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Fertiliser company profits soared as food prices rose, report reveals

The companies whose fertiliser is vital for farmers to put food on British tables have seen their profits spike as customers had to pay more and more for their fruit and vegetables, a new report has shown.

The three biggest fertiliser suppliers in the UK – CF Industries, Yara and Origin Enterprises – made £5.45 billion in combined net profit last year, up from just £909 million in 2020.


In a written response, Yara said that higher food and fertiliser prices were “not viable nor desired in the longer term” and added that its profits had returned to more normal levels this year.


It comes as International Monetary Fund (IMF) managing director Kristalina Georgieva warned that fertiliser and food prices are “worrying”.


The report from the Energy and Climate Change Intelligence Unit (ECIU) said that the companies’ profits echo those made by the oil and gas industry over the last year.


Fertiliser costs soared as manufacturers are so heavily dependent on increasingly expensive gas in the production process.


Farmers have had to face these higher costs, which they have passed on to shops, who in turn have passed them onto customers across the country, the analysis said.


The most commonly used fertiliser in the UK is ammonium nitrate. The cost of that jumped from £217 per tonne in 2020 to £719 per tonne last year.


Tom Lancaster, head of land, food and farming at the ECIU, said: “With retailer profits holding steady and farmers slightly in the black, it is inevitable that the consumer is footing the bill again, this time in the form of record profits for some of the world’s biggest fertiliser companies driven up by the gas crisis.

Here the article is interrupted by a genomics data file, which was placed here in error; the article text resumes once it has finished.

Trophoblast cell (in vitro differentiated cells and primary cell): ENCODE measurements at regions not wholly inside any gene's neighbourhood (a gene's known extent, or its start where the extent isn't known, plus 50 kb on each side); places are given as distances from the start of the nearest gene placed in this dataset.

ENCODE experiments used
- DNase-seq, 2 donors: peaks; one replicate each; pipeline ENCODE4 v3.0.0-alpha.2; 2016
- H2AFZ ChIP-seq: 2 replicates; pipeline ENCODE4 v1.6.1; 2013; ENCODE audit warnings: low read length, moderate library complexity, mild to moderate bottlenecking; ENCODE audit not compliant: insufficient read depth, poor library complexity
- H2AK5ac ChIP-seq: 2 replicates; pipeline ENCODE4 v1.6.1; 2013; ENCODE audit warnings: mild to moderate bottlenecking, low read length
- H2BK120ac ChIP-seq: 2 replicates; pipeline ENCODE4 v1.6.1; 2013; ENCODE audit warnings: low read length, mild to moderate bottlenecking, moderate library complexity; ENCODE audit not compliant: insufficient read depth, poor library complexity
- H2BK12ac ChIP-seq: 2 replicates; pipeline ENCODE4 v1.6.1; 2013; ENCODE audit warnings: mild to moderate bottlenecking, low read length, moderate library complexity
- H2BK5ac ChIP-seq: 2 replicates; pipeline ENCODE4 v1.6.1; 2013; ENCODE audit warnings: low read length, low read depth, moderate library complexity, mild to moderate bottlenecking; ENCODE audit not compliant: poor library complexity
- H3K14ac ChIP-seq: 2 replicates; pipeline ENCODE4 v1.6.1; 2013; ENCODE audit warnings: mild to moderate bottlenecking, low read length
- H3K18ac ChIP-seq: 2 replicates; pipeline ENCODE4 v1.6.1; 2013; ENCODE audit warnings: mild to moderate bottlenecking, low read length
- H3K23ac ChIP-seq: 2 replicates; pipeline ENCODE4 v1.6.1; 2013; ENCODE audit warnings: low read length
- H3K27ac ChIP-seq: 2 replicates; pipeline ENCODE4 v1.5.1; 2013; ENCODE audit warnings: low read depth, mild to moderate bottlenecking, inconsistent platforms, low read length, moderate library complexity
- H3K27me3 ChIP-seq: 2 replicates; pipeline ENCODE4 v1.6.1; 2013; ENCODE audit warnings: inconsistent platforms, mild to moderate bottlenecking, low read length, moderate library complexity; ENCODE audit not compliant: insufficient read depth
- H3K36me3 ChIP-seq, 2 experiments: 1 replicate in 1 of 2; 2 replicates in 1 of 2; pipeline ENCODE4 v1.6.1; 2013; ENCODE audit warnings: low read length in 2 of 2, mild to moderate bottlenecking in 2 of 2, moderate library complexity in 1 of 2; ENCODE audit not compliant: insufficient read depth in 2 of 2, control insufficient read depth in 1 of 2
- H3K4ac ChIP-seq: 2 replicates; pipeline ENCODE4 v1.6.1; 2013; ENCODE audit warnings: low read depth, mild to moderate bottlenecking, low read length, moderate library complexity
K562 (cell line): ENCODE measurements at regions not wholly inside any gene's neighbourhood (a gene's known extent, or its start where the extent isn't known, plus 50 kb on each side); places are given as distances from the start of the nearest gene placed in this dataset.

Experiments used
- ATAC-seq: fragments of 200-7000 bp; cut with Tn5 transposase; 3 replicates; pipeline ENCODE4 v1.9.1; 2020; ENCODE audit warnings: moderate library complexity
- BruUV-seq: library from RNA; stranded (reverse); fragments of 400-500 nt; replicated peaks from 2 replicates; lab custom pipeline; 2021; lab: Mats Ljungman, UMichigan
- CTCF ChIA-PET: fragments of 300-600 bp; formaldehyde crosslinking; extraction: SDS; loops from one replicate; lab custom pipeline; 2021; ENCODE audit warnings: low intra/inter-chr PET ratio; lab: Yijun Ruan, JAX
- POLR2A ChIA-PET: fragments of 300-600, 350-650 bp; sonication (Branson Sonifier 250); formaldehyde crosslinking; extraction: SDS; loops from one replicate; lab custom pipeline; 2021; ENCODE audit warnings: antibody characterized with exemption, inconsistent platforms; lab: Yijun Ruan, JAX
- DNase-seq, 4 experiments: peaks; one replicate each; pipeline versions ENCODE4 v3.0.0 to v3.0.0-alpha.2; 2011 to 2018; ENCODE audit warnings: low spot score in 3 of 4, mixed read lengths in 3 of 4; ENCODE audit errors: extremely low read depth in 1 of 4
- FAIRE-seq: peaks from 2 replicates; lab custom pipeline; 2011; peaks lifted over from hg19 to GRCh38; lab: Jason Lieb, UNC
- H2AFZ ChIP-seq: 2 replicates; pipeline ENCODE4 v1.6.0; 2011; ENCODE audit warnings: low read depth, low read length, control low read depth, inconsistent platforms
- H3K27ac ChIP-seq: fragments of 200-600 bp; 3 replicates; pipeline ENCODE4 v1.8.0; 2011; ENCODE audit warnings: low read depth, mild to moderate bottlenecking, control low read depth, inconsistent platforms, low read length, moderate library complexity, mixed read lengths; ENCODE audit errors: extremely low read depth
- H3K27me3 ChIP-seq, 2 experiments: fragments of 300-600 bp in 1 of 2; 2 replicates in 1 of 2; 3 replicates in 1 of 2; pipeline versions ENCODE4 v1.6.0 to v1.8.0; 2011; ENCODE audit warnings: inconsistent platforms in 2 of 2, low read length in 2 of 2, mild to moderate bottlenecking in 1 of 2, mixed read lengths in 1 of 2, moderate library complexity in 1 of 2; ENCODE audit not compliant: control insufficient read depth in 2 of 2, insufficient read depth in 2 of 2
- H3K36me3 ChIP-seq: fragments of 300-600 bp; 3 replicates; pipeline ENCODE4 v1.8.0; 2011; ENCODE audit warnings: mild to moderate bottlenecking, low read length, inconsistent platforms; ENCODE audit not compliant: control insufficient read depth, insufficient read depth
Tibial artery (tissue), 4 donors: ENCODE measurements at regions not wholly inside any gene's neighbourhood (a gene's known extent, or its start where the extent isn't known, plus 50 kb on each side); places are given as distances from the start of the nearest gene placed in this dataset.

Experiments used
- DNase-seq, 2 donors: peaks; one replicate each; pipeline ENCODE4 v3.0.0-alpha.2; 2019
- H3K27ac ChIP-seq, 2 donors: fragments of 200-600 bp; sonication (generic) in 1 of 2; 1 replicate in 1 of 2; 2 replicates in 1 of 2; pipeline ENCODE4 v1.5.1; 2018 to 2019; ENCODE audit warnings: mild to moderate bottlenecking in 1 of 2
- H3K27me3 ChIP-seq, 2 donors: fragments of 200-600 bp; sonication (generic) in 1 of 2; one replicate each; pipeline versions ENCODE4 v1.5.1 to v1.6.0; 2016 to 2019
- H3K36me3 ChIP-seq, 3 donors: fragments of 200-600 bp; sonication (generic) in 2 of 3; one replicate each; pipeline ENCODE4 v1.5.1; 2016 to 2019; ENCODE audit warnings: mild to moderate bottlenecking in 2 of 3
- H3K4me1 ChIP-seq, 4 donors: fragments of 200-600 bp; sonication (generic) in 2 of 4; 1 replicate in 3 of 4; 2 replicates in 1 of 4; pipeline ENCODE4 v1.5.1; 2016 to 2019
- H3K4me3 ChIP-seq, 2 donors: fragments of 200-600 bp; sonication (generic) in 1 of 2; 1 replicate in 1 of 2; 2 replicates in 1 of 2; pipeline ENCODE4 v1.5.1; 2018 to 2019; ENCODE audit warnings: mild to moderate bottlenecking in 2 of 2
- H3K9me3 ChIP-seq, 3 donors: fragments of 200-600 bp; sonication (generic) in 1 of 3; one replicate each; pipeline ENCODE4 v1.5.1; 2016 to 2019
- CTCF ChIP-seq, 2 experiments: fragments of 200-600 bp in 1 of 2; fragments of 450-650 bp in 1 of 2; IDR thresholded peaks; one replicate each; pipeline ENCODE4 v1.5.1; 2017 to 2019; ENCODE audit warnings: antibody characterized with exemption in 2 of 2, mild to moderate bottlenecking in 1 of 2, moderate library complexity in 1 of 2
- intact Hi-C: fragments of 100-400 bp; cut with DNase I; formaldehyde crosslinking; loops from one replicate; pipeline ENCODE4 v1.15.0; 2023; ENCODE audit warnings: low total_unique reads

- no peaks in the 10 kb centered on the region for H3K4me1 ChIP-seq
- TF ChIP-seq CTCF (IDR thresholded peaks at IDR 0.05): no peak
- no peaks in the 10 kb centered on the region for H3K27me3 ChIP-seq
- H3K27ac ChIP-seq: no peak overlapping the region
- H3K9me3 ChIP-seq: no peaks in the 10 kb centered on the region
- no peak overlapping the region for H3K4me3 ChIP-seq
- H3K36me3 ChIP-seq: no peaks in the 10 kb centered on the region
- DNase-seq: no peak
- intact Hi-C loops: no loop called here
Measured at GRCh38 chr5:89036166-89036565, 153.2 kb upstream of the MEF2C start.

“With the Bank of England predicting food price inflation to remain high, the effect of high gas prices on our weekly shop is lingering well into 2023.”


On Tuesday IMF boss Ms Georgieva warned that despite good signs, she was worried about the price of food.


“On inflation, there is some encouraging news – the trend is finally downwards,” she said.


“But headline inflation is still too high and core inflation remains sticky despite the significant monetary policy tightening.


“Elevated food and fertiliser prices are particularly worrying, especially for low-income households for which food insecurity and malnutrition are now much more persistent.”


The ECIU said there were other alternative fertilisers which could help farmers and which produce fewer carbon emissions.


Martin Lines, UK chair of the Nature Friendly Farming Network, said: “With input prices increasingly volatile, farming with nature helps reduce my fertiliser bill, whilst maintaining my yields.


“As a result I’m less dependent on fossil fuel inputs and less exposed to global price shocks.


“Healthy soil is more resilient to flooding and drought as well, making me more able to adapt to the worst impacts of climate change.”


A spokesperson for Yara said: “Already on March 1, 2022, Yara was vocal about how higher food and fertiliser prices may positively impact our bottom line in the short term.


“However, this is not viable nor desired in the longer term: Long-term value creation for private companies can only be achieved through a sustainable food system with food being affordable and accessible to the world population.


“A world with unstable food supply is a world with famine in parts of the world, increased mortality, armed conflict, migration, riots, and destabilised societies which can further accelerate geopolitical tensions.”


It added: “We did record high profits last year, but as you can see from our first quarter results this year, the situation is very different now, illustrative of the current volatility.”


Yara recorded a fall in net income from 947 million US dollars (£726 million) in the first quarter of 2022 to 105 million dollars (£81 million) in the first quarter of this year.


Source: PA

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